Major knowledge about a publicly-traded company that is not available to the public. Information may apply to its operations, such as its quarterly earnings, or to intangibles, such as an executive's imminent indictment. Nonpublic information almost always impacts a company's stock price, either positively or negatively, when it is made public. Prior to 2001, the use of nonpublic information in investment decisions qualified as illegal insider trading. Since then, even the possession of relevant nonpublic information may cause one to run afoul of SEC rules, even if an investor would have made a particular trade anyway. See also: Rule 10b5-1.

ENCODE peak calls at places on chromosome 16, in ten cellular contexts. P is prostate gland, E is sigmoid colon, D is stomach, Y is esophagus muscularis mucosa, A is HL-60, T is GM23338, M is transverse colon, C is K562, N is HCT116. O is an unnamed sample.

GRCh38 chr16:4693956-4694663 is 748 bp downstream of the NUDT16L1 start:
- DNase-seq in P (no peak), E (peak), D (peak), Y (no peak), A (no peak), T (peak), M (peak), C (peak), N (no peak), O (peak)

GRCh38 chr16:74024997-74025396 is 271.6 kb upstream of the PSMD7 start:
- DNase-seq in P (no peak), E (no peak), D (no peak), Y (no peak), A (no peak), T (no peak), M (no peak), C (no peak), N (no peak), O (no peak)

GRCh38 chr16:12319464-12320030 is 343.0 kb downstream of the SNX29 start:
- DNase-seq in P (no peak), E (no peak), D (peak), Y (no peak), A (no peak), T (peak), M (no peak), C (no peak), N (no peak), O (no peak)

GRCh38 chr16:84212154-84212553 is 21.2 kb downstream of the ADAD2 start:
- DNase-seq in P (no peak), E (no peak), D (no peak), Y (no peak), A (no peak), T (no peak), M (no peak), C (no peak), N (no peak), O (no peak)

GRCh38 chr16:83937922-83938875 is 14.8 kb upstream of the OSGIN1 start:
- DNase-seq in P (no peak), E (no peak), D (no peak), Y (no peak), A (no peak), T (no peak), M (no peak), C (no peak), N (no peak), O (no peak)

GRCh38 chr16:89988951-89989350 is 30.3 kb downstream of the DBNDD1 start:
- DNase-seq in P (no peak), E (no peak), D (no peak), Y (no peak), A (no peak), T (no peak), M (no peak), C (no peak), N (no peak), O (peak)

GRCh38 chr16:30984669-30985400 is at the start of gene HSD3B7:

Information about a company that is unknown to the public. Insiders, including corporate officers and directors, are prohibited from buying or selling their firm's securities on the basis of nonpublic information.